Islamic extremists across Pakistan have banded together in protest
GROUPS of hard-line, right-wing Islamic extremists across Pakistan have banded together in protest to reclaim the right to abuse and kill their wives and daughters.
The country has finally taken a progressive step forward on gender equality, but some men still believe the mistreatment of women is their divine, God-given right.
The controversy began when the Pakistani government introduced the Protection of Women Against Violence Bill, which effectively criminalizes violence against women in Punjab — the country’s most populous region.
Before the law was officially enacted on March 1, diehard extremists attempted to block the legislation, saying it would “destroy the family system in Pakistan” and “add to the miseries of women”.
The bill was passed unanimously by the Punjab Assembly, and opponents have since warned of ongoing protests if it is not repealed.
The Protection of Women Against Violence Bill criminalizes any and every form of abuse by men against women, whether it be domestic, emotional, psychological or done through stalking and cybercrime.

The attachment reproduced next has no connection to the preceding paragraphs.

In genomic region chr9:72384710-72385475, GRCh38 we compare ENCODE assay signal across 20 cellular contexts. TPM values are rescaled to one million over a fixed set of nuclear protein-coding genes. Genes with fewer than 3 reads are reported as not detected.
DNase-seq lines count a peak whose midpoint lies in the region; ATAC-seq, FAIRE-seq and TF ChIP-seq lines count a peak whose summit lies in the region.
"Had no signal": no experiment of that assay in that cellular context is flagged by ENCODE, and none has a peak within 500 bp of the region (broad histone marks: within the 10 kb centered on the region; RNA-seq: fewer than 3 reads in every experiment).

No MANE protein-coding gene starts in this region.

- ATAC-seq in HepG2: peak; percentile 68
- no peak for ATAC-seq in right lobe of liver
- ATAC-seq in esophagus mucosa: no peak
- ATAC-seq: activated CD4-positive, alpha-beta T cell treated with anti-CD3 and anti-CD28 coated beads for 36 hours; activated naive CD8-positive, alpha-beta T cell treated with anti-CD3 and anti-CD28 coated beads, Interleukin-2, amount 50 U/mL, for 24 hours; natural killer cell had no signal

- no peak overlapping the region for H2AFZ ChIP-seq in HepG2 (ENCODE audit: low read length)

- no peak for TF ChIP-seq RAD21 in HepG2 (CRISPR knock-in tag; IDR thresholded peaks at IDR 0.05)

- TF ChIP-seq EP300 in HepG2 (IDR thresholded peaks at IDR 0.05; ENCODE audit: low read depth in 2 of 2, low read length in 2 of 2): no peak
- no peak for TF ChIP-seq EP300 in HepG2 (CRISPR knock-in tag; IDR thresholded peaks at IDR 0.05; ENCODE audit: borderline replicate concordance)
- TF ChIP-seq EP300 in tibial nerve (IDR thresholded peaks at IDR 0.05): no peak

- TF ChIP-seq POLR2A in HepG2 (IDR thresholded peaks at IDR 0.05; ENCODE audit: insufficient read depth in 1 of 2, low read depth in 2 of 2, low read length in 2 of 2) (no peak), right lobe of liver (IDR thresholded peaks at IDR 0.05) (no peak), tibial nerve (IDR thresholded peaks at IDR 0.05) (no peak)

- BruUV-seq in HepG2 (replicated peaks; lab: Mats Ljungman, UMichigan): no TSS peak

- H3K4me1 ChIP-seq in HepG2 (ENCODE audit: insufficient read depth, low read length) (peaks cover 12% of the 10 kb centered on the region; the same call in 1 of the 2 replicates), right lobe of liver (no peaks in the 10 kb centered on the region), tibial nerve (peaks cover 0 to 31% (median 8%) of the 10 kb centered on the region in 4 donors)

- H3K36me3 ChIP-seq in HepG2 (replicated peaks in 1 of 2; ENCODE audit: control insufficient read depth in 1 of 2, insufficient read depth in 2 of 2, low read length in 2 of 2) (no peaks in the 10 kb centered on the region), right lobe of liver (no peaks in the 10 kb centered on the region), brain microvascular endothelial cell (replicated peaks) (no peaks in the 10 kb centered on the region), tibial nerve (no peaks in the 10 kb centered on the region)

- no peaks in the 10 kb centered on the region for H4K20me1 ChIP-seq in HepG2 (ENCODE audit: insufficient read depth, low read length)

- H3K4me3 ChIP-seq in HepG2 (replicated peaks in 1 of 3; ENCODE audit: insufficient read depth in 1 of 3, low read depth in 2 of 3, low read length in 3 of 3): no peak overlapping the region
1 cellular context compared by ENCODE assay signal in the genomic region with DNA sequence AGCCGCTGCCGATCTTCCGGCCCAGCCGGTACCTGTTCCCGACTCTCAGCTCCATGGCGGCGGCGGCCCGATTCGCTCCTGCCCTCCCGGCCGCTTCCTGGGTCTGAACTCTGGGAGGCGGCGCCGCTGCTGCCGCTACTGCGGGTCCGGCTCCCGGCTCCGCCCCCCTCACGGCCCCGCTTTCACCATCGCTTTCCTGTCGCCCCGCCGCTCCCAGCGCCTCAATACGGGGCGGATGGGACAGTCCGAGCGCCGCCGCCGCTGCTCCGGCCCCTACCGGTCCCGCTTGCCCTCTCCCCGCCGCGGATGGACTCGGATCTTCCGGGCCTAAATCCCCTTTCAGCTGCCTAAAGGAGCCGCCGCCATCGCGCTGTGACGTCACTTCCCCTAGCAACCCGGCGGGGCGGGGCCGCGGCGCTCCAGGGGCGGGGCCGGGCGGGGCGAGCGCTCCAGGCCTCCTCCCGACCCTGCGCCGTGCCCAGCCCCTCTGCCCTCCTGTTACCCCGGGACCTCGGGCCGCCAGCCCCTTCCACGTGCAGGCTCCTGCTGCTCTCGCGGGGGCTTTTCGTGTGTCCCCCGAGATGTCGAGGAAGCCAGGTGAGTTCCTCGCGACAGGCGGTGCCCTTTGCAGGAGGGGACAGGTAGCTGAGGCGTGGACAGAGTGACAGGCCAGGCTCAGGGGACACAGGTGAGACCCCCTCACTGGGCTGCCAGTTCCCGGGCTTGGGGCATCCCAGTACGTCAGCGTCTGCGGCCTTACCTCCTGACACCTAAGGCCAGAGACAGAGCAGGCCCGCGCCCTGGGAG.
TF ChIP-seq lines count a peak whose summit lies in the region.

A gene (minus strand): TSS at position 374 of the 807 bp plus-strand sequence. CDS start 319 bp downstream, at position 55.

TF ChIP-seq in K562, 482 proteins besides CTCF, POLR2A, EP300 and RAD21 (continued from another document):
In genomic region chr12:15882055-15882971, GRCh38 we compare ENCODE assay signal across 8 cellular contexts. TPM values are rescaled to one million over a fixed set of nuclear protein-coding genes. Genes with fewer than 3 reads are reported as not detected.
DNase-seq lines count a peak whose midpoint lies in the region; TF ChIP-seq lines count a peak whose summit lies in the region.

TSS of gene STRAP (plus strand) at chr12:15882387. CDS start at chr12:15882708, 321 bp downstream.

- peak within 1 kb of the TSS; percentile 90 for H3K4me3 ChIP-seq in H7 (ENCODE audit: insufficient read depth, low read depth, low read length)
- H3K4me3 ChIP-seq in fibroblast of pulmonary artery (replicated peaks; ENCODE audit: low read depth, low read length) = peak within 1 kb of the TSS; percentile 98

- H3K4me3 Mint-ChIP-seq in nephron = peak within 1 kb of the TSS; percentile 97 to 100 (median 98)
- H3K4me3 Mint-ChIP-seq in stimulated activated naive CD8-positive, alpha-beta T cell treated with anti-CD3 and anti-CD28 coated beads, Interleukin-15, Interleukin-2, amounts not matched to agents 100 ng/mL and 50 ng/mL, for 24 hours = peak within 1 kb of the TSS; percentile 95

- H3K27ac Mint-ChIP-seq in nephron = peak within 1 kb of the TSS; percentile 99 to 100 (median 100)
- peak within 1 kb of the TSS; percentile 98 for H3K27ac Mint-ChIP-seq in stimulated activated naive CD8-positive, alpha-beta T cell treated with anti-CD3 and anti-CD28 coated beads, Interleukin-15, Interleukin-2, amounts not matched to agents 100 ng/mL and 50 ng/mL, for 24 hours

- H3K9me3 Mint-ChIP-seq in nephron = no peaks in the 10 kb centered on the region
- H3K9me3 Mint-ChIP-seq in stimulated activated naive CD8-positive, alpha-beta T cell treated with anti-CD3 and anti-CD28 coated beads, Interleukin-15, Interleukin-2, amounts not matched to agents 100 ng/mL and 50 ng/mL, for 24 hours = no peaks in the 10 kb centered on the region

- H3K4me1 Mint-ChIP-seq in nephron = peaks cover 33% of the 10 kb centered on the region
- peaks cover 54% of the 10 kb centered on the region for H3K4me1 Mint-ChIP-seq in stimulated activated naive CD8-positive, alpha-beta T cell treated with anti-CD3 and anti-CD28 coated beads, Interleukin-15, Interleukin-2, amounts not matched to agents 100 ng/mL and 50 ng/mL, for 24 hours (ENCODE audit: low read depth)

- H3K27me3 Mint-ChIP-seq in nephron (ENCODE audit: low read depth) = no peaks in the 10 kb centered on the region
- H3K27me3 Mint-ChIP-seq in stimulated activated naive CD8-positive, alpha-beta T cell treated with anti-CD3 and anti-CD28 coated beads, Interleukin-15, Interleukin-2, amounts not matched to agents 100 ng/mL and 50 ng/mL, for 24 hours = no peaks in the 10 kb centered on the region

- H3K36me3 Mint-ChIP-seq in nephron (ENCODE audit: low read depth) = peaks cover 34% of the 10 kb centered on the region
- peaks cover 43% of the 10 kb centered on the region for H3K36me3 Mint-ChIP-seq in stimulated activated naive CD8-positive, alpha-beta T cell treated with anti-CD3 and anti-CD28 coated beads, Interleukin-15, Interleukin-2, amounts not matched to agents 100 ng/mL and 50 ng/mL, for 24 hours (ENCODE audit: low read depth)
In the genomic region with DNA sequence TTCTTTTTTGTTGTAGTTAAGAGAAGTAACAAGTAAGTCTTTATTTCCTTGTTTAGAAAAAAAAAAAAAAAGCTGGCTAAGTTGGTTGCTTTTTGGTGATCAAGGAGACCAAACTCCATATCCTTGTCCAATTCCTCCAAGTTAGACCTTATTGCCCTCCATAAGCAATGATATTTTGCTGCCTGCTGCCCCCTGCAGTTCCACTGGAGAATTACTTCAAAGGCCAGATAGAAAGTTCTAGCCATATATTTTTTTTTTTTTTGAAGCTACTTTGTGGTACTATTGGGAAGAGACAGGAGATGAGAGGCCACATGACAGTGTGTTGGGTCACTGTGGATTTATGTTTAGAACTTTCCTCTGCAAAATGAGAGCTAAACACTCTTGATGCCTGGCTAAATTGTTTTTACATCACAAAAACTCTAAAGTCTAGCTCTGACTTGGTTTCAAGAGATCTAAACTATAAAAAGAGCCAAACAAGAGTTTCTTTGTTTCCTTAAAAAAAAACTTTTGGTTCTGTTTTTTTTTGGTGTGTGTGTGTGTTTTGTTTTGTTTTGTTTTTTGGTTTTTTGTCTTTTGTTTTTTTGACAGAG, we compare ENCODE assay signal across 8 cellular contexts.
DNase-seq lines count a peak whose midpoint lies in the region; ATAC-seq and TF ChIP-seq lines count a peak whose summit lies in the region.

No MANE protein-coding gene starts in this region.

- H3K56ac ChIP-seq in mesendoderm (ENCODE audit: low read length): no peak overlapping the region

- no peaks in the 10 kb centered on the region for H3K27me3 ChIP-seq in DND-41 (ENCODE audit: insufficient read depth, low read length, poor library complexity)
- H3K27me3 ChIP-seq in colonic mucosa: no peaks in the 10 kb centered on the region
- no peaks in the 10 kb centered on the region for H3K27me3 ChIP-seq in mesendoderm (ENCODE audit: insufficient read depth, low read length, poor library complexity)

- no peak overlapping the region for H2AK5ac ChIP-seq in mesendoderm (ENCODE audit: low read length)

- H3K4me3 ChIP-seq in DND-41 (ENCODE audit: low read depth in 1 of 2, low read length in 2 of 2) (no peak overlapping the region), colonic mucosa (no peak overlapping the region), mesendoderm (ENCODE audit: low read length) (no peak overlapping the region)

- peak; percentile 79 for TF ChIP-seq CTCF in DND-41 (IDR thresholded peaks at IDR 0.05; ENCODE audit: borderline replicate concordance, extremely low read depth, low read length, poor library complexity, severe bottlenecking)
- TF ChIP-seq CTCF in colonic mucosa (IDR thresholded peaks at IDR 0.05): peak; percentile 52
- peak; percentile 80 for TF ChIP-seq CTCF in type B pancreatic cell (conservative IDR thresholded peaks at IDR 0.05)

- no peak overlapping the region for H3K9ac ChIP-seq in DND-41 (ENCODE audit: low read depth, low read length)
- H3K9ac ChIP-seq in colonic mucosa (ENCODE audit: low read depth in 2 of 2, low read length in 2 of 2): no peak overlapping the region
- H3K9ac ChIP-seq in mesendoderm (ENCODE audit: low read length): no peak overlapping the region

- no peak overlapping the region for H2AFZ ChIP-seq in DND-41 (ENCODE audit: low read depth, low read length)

It provides for a network of shelters or safe houses where women who have fled violence can seek counseling and financial and medical aid.
It also conceives a universal, toll-free, 24/7 telephone number women can call in order to report abuse.
In special circumstances, offenders may be monitored by wearing a bracelet with a GPS monitor, and will be restricted from making gun purchases.
The bill was drawn up in 2015 by the political party of Prime Minister Nawaz Sharif. It was a surprise to many in the population, as the party has gained a reputation for pandering to right-wing religious groups.